Category Archives: Responsive Design

Frameworks

Posted by The fine folks at A List Apart |24 Nov 15 |

Over the past few years, we’ve been learning how to adapt our layouts to the infinite canvas of the web. Our sites can be viewed on any size screen, at any time, and responsive design is one approach that lets us accommodate the web’s variable shape. But with all of the challenges we’re facing and those yet to come, we need to begin building not just patterns, but principles for responsive design—principles that will allow us to focus not just on layout, but on the quality of our work.

If each part of your responsive interface is more or less self-contained—with its own layout rules, content needs, and breakpoints—then the code behind each element’s design is far less important than thinking carefully about how and why an element should adapt. In other words, how do we move beyond thinking in terms of columns and rows, and start talking about the quality of our responsive designs? And what would frameworks to support that look like?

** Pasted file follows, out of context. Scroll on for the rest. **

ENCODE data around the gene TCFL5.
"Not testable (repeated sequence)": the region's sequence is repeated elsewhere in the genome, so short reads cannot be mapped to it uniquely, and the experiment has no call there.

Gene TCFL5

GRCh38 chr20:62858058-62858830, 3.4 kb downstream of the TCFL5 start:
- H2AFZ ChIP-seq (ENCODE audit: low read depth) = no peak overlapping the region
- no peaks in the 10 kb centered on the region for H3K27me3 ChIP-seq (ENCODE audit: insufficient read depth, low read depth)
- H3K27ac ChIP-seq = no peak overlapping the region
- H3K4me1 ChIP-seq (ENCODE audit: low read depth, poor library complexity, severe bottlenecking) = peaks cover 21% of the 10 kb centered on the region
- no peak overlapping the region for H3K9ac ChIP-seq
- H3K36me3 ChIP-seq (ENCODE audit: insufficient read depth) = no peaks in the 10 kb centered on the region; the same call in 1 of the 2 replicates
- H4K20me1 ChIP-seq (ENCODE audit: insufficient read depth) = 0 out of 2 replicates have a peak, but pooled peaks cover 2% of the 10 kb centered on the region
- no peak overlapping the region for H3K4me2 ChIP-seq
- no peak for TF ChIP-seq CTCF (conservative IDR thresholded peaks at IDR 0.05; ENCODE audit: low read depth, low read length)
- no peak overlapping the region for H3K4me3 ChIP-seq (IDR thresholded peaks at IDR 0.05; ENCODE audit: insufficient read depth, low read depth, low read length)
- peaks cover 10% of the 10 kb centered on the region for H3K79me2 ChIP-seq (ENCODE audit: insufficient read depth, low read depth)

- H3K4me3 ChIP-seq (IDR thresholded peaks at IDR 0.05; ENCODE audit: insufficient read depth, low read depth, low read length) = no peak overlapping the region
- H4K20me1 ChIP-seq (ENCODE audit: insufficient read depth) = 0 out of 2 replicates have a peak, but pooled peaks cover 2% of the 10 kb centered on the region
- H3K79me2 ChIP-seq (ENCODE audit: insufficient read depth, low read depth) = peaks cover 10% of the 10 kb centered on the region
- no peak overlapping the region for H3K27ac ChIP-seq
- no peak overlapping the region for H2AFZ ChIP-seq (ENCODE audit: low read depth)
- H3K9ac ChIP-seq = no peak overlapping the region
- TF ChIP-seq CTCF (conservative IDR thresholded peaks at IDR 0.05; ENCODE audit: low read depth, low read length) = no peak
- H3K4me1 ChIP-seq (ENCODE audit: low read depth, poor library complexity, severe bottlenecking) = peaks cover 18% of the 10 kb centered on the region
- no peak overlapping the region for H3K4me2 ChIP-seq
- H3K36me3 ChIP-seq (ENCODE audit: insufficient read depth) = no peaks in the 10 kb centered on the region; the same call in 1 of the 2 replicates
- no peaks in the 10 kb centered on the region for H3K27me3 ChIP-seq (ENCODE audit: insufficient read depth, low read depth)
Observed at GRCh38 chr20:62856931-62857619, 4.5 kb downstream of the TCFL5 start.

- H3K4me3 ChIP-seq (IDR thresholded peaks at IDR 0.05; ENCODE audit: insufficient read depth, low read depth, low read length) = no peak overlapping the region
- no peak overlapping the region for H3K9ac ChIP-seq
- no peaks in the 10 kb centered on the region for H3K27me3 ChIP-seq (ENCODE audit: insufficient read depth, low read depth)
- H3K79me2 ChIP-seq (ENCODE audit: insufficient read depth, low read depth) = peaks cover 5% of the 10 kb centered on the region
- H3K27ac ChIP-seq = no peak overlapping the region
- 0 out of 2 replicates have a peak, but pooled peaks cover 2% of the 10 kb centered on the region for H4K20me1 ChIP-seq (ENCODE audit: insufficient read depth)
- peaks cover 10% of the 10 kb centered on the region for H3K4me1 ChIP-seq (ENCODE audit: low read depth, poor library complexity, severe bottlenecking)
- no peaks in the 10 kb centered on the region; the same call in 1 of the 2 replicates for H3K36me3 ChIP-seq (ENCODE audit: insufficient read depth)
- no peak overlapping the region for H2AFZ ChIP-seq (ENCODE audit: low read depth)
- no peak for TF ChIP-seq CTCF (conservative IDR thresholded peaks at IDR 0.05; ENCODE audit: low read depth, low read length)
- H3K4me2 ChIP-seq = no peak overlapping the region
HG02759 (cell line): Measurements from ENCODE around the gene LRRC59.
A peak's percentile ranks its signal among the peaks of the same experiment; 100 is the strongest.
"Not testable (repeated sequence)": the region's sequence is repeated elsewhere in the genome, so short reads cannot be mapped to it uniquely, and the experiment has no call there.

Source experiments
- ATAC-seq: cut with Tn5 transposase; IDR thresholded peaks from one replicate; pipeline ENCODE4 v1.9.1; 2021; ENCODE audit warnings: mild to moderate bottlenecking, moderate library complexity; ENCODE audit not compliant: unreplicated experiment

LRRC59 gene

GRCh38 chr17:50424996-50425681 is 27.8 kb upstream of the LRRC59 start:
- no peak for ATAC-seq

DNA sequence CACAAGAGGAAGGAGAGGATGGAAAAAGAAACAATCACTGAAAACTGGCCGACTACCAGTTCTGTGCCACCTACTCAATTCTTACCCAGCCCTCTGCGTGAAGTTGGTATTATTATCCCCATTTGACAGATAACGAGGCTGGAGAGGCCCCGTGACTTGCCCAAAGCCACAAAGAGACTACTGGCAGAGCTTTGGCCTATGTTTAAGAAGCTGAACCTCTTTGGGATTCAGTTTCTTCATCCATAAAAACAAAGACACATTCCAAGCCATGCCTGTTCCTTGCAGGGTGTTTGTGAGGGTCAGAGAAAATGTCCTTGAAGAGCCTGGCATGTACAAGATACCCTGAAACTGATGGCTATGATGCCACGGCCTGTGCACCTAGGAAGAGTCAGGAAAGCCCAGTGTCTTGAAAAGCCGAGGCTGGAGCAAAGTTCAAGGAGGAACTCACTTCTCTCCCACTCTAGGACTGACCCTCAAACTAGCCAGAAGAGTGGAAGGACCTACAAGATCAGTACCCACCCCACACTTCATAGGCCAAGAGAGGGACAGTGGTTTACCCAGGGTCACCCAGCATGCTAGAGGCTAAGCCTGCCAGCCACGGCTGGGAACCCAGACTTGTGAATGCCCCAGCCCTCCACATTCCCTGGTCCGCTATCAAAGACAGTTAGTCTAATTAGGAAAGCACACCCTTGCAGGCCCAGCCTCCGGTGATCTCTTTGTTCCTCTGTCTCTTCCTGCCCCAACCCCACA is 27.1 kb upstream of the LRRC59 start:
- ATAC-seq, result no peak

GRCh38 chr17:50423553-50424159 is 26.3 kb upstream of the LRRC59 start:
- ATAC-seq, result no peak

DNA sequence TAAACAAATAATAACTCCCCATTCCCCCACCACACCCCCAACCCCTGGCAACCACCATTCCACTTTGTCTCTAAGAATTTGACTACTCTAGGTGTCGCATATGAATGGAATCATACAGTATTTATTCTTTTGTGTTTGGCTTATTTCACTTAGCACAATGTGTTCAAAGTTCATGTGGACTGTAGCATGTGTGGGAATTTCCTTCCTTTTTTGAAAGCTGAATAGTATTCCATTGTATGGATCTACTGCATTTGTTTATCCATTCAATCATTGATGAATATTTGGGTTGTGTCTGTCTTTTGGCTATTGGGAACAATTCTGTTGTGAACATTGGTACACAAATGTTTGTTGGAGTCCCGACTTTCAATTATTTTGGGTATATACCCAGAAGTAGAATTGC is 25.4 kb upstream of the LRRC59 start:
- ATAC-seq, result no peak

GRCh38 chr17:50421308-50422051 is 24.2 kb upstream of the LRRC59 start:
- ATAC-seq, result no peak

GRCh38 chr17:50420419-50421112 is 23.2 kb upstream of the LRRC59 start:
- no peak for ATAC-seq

Finding the words

Honestly, there’s no perfect answer to that question. But recently, a number of designers and organizations have started sharing the vocabulary they use to decide how and when their responsive designs should adapt. Vox Media, for example, thinks of their content as existing within a river—and in keeping with the metaphor, the flow of that content can be interrupted at certain points. Here’s how they describe the front pages of Vox.com:

Content flows around “rocks” and “breakers,” which are modules such as a “Most Commented” list or a row of “Popular Videos.” Many of these behaviors remain in the new layout system, but the key difference is an added contextual layer. Elements in the river are laid out to better highlight the diversity of content on Vox—articles, features, videos, editorial apps, card stacks, to name a few. Each one displays differently depending on its type and neighboring entries.

Note that the language they use to talk about the quality of their layouts doesn’t revolve around columns or rows. There’s nary a mention of grids. For Vox, the design process begins with content priority and evolves into a layout. By understanding the weight and importance of each piece of content that flows through the river, the Vox team can algorithmically generate a responsive layout that best reflects the importance of the information within it.